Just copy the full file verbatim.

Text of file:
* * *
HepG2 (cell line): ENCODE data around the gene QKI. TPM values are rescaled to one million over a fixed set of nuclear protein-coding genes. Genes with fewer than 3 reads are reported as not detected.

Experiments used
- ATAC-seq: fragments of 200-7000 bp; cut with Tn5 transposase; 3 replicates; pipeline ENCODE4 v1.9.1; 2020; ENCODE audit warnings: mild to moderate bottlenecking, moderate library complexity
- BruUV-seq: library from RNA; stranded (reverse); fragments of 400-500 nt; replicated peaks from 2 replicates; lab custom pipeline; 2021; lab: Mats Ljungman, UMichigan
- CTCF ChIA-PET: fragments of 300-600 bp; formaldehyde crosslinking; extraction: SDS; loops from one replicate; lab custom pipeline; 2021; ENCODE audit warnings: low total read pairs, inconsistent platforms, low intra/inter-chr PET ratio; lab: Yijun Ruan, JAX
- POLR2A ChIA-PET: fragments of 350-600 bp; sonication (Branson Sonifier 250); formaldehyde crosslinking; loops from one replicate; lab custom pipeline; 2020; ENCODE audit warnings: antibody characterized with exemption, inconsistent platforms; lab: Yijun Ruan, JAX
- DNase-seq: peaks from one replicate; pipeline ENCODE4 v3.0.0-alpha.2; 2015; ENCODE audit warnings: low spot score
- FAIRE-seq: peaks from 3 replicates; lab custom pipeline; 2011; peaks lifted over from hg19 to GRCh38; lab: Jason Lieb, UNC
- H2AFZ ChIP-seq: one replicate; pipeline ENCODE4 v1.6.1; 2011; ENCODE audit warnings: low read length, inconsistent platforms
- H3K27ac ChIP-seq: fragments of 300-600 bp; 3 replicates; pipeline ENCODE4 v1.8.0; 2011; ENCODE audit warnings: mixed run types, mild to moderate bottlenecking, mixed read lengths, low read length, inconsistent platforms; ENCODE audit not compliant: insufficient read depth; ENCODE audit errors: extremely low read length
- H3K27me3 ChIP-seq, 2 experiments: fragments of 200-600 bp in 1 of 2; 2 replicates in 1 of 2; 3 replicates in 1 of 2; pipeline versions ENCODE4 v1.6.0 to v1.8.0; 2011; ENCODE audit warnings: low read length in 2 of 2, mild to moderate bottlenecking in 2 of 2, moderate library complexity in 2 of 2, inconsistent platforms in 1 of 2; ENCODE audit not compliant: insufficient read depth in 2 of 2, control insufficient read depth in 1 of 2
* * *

HepG2 (cell line): ENCODE data around the gene QKI. TPM values are rescaled to one million over a fixed set of nuclear protein-coding genes. Genes with fewer than 3 reads are reported as not detected.

Experiments used
- ATAC-seq: fragments of 200-7000 bp; cut with Tn5 transposase; 3 replicates; pipeline ENCODE4 v1.9.1; 2020; ENCODE audit warnings: mild to moderate bottlenecking, moderate library complexity
- BruUV-seq: library from RNA; stranded (reverse); fragments of 400-500 nt; replicated peaks from 2 replicates; lab custom pipeline; 2021; lab: Mats Ljungman, UMichigan
- CTCF ChIA-PET: fragments of 300-600 bp; formaldehyde crosslinking; extraction: SDS; loops from one replicate; lab custom pipeline; 2021; ENCODE audit warnings: low total read pairs, inconsistent platforms, low intra/inter-chr PET ratio; lab: Yijun Ruan, JAX
- POLR2A ChIA-PET: fragments of 350-600 bp; sonication (Branson Sonifier 250); formaldehyde crosslinking; loops from one replicate; lab custom pipeline; 2020; ENCODE audit warnings: antibody characterized with exemption, inconsistent platforms; lab: Yijun Ruan, JAX
- DNase-seq: peaks from one replicate; pipeline ENCODE4 v3.0.0-alpha.2; 2015; ENCODE audit warnings: low spot score
- FAIRE-seq: peaks from 3 replicates; lab custom pipeline; 2011; peaks lifted over from hg19 to GRCh38; lab: Jason Lieb, UNC
- H2AFZ ChIP-seq: one replicate; pipeline ENCODE4 v1.6.1; 2011; ENCODE audit warnings: low read length, inconsistent platforms
- H3K27ac ChIP-seq: fragments of 300-600 bp; 3 replicates; pipeline ENCODE4 v1.8.0; 2011; ENCODE audit warnings: mixed run types, mild to moderate bottlenecking, mixed read lengths, low read length, inconsistent platforms; ENCODE audit not compliant: insufficient read depth; ENCODE audit errors: extremely low read length
- H3K27me3 ChIP-seq, 2 experiments: fragments of 200-600 bp in 1 of 2; 2 replicates in 1 of 2; 3 replicates in 1 of 2; pipeline versions ENCODE4 v1.6.0 to v1.8.0; 2011; ENCODE audit warnings: low read length in 2 of 2, mild to moderate bottlenecking in 2 of 2, moderate library complexity in 2 of 2, inconsistent platforms in 1 of 2; ENCODE audit not compliant: insufficient read depth in 2 of 2, control insufficient read depth in 1 of 2